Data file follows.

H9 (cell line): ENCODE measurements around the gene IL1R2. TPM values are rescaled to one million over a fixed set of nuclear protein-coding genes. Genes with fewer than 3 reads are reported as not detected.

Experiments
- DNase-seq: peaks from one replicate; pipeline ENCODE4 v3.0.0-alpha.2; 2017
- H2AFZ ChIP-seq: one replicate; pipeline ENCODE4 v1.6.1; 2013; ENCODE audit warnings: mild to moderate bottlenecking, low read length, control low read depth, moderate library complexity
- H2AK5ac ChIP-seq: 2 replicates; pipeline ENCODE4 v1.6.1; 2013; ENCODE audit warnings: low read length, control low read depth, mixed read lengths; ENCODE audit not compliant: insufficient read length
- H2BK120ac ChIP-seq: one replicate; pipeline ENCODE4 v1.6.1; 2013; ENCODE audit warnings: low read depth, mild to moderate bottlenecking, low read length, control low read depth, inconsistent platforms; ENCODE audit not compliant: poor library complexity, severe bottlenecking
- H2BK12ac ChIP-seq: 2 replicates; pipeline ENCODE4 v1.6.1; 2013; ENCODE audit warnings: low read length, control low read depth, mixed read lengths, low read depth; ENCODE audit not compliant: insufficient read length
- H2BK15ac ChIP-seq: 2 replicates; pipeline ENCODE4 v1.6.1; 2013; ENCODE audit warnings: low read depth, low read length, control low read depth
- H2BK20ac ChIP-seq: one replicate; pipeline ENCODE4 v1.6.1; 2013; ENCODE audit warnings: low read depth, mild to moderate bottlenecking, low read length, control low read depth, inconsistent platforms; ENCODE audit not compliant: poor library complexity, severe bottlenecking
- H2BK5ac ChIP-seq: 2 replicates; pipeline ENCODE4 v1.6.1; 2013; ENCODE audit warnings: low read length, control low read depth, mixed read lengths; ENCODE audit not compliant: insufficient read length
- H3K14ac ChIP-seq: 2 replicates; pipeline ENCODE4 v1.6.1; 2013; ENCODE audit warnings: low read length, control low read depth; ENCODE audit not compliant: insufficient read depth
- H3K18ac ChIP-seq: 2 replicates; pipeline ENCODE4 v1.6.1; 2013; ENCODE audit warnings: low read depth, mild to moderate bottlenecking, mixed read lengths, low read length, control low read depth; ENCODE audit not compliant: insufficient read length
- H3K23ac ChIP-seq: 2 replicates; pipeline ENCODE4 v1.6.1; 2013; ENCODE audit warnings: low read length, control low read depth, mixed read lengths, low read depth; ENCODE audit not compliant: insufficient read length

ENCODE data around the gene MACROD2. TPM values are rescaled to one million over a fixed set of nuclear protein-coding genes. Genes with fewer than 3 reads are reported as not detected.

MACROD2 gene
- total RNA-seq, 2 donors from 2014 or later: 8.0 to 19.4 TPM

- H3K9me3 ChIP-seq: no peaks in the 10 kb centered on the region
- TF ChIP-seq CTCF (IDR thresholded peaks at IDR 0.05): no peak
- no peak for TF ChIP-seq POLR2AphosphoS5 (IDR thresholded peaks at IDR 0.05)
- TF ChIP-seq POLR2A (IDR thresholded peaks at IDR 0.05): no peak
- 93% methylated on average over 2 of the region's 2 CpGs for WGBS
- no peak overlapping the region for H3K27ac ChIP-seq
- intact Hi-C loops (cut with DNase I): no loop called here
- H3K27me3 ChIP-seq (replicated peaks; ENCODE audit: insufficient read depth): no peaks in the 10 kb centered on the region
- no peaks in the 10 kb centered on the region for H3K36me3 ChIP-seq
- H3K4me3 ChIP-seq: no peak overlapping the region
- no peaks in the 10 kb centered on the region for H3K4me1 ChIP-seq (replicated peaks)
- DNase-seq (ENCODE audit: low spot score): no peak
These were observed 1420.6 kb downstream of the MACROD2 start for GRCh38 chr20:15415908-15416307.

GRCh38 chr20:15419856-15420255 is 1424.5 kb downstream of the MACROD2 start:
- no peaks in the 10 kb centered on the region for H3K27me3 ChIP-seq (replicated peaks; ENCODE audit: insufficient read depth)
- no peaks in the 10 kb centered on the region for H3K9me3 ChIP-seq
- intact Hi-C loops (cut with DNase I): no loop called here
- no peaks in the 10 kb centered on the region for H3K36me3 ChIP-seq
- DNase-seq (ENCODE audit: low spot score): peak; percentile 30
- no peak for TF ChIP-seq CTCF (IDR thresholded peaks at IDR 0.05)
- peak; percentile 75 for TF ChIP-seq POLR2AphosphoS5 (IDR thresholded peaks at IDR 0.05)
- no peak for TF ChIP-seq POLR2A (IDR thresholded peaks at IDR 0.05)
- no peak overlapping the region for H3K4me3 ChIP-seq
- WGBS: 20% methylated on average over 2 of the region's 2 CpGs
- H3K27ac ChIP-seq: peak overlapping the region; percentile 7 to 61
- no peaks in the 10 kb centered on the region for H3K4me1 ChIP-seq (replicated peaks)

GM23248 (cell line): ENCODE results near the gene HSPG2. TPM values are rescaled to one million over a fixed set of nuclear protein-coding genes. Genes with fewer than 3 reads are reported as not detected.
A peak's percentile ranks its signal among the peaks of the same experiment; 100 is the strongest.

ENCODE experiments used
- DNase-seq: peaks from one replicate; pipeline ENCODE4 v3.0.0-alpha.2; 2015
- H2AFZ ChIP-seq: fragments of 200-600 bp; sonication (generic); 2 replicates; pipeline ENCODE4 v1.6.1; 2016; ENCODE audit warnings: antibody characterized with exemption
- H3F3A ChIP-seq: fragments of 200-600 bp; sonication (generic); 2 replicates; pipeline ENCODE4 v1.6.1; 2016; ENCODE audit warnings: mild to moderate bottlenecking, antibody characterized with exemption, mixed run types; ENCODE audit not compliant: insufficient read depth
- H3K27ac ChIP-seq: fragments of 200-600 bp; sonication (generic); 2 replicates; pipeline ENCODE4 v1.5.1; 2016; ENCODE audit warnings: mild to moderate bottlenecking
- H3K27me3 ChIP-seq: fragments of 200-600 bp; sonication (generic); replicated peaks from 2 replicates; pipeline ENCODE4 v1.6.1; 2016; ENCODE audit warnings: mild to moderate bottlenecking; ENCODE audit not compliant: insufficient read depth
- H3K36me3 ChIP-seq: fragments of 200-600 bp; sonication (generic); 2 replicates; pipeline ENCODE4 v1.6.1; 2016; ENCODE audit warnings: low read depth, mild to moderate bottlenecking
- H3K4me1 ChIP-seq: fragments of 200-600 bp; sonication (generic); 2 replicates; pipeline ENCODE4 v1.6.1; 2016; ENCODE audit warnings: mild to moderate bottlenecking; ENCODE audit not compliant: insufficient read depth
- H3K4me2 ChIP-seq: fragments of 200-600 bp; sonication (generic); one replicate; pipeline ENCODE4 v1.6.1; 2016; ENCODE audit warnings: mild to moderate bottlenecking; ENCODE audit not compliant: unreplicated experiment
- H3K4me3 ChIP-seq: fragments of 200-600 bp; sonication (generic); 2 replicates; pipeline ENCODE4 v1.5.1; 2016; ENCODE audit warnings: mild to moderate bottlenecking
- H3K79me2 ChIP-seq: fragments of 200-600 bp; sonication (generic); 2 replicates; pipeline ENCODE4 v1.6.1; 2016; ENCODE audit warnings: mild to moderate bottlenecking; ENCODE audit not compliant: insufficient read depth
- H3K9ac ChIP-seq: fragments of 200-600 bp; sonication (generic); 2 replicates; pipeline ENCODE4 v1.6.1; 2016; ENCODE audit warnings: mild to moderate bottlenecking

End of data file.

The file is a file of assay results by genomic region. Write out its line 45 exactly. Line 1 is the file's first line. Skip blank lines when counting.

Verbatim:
ENCODE experiments used